Viewers find value in TV bachelors

As I scroll through my Snapchat stories every Tuesday morning, I am confronted with pixelated images of JoJo Fletcher donning some skimpy bikini or sparkly ball gown.

“The Bachelorette” is a crowd favorite. There are viewing parties, wine nights and even brackets to guess who wins the final rose.

This show takes up two hours of our lives each Monday evening and regardless of those precious hours being whisked away via catfights, pool parties and dates gone awry, we take joy in seeing good-looking people doing stupid things.

I don’t exactly have an answer for this timeless question. Reality television dates back to Allen Funt’s series, “Candid Camera,” which debuted in 1948.

ABC’s “The Bachelor” began in 2002, followed by “The Bachelorette” in 2003. There are 32 seasons 
combined.

For 14 years, millions of Americans have tuned in to witness the countless blunders of hopeless romantics.

I’m just wondering what the glue is to keep up such a record fanbase alive and how said base doesn’t get tired, bored or indifferent about the entire process.

Are we so hopeless in our romantic lives that we watch other, far more unfortunate individuals, falter even more than us?

The truth is, “The Bachelorette” makes me feel good about my life. I have morals and friends and I’m confident that my title would list something more empowering than “Canadian” or “Hippie.”

I like seeing innocent people cry for senseless reasons. I enjoy when the villain of the show, who is clearly hired on to create drama, is overconfident and bullies the other 
contestants.

It’s great and so utterly unrealistic from our actual lives that it makes for fantastic entertainment. The idea that these people on our screens are actually “real” is so far-fetched that I can’t really wrap my head around it.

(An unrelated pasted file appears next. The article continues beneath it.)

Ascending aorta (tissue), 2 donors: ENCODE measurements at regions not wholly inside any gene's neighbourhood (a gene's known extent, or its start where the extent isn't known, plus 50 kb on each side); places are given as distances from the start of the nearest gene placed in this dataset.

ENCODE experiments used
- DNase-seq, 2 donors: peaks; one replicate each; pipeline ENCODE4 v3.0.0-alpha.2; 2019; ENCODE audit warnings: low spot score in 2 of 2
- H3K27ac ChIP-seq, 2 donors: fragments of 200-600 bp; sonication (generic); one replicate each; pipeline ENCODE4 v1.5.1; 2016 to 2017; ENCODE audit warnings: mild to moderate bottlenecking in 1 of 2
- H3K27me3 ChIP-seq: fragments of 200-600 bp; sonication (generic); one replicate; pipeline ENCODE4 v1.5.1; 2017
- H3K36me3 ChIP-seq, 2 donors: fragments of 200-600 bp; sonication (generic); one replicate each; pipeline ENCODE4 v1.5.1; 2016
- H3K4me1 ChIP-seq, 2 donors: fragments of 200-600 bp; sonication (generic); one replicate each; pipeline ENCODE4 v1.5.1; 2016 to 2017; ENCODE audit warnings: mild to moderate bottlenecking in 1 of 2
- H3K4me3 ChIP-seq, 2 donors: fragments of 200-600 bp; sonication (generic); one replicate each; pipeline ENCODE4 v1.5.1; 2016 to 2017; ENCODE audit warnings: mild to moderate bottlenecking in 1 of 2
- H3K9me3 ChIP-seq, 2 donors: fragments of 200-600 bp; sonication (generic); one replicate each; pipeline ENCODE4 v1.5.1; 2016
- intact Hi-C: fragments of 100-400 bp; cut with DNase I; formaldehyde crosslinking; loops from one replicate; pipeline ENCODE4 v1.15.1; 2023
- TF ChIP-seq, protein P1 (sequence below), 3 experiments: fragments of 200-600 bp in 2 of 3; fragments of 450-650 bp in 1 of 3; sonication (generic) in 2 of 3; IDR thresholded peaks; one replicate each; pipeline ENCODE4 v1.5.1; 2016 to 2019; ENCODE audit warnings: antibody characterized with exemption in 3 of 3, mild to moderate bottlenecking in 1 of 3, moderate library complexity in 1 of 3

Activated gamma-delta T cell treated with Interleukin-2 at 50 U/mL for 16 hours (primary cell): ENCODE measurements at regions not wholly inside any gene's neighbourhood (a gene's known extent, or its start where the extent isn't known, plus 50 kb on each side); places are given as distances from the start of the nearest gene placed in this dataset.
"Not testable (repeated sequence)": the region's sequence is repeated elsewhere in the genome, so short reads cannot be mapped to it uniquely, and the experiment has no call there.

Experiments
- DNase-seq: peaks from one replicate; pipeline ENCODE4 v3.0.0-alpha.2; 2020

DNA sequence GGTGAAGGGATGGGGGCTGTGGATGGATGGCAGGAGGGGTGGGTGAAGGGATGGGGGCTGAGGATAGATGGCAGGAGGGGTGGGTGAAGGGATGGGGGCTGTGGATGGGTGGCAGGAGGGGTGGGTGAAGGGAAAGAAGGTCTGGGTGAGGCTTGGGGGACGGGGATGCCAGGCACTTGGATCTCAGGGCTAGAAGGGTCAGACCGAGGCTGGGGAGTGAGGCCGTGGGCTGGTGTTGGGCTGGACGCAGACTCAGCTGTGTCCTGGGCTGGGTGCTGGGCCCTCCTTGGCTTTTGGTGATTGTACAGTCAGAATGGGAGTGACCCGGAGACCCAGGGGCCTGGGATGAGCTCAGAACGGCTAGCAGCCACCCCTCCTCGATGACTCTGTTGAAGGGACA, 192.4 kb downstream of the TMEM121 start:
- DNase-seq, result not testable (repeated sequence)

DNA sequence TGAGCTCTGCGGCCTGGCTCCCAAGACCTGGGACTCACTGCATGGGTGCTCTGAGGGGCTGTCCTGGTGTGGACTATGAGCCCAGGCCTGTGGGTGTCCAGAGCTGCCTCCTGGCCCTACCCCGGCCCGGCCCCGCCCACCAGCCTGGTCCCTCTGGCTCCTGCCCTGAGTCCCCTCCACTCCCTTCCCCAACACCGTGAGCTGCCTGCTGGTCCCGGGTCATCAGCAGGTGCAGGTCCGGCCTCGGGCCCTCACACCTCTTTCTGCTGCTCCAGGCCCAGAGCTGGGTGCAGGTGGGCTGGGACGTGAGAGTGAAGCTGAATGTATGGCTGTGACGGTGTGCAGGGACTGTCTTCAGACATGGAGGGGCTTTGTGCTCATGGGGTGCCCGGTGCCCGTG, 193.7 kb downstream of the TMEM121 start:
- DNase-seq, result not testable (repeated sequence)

I know, I know … “Jessica, we all saw Ben Higgins at Little 500 — he’s clearly real!” But is he?

He came back to his alma mater, shrouded as a man who found true love, but he is a celebrity. Once people step foot on “The Bachelor” or “The Bachelorette” set, they’re no longer simpletons of this universe.

They are the subjects of many preying eyes in this country.

Although Higgins apparently found his true love on the show, he wasn’t charioted around the stadium for his conquering of modern day romance.

I can assure you, there were many fathers, boyfriends and husbands who attended Little 500 who could just have easily claimed true love. They didn’t get to be the center of attention.

I’m certainly not criticizing the show. I think it’s a masterpiece that defies our human attention span.

It’s just interesting to witness such a phenomenon develop and morph from season to season.

I was seven years old when that first season came out. Now I’m 21. God knows if we’ll still be watching television when I’m 30 but if we are, I’d be hard-pressed to say “The Bachelor” won’t still be airing in 2025.

Truly, I think the series has worked so well because this type of reality television is quite possibly the antithesis of reality.

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